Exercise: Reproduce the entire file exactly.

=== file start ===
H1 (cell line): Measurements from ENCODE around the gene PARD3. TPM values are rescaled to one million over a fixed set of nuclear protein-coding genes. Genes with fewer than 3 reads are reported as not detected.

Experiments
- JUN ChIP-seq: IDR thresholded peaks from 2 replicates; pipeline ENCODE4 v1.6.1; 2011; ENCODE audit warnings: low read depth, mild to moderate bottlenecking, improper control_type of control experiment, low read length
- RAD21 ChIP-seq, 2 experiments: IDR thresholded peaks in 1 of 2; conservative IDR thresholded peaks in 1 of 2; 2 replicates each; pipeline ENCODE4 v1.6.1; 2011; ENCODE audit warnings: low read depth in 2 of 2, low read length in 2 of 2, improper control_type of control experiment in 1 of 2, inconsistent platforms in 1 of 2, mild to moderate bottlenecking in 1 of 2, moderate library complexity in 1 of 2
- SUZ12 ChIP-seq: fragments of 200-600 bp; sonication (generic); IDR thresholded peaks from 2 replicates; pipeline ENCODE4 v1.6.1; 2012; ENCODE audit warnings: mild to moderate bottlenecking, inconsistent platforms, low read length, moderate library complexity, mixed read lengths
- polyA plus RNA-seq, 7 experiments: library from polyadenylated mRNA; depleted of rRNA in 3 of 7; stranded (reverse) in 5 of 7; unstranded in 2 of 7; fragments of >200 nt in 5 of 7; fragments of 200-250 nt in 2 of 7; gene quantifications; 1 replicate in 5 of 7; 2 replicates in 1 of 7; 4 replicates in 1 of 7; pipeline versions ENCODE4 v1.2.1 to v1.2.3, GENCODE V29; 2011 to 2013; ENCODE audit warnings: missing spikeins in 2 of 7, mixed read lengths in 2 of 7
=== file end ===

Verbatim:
H1 (cell line): Measurements from ENCODE around the gene PARD3. TPM values are rescaled to one million over a fixed set of nuclear protein-coding genes. Genes with fewer than 3 reads are reported as not detected.

Experiments
- JUN ChIP-seq: IDR thresholded peaks from 2 replicates; pipeline ENCODE4 v1.6.1; 2011; ENCODE audit warnings: low read depth, mild to moderate bottlenecking, improper control_type of control experiment, low read length
- RAD21 ChIP-seq, 2 experiments: IDR thresholded peaks in 1 of 2; conservative IDR thresholded peaks in 1 of 2; 2 replicates each; pipeline ENCODE4 v1.6.1; 2011; ENCODE audit warnings: low read depth in 2 of 2, low read length in 2 of 2, improper control_type of control experiment in 1 of 2, inconsistent platforms in 1 of 2, mild to moderate bottlenecking in 1 of 2, moderate library complexity in 1 of 2
- SUZ12 ChIP-seq: fragments of 200-600 bp; sonication (generic); IDR thresholded peaks from 2 replicates; pipeline ENCODE4 v1.6.1; 2012; ENCODE audit warnings: mild to moderate bottlenecking, inconsistent platforms, low read length, moderate library complexity, mixed read lengths
- polyA plus RNA-seq, 7 experiments: library from polyadenylated mRNA; depleted of rRNA in 3 of 7; stranded (reverse) in 5 of 7; unstranded in 2 of 7; fragments of >200 nt in 5 of 7; fragments of 200-250 nt in 2 of 7; gene quantifications; 1 replicate in 5 of 7; 2 replicates in 1 of 7; 4 replicates in 1 of 7; pipeline versions ENCODE4 v1.2.1 to v1.2.3, GENCODE V29; 2011 to 2013; ENCODE audit warnings: missing spikeins in 2 of 7, mixed read lengths in 2 of 7